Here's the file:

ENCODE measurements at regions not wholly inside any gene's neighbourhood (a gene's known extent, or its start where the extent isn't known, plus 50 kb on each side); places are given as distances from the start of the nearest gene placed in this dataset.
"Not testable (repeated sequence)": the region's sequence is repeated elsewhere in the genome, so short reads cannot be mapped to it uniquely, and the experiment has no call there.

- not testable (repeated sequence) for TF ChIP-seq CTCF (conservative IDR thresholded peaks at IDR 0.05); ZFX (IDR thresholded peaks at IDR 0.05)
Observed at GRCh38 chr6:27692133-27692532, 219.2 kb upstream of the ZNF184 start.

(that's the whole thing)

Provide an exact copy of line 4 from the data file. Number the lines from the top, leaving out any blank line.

Observed at GRCh38 chr6:27692133-27692532, 219.2 kb upstream of the ZNF184 start.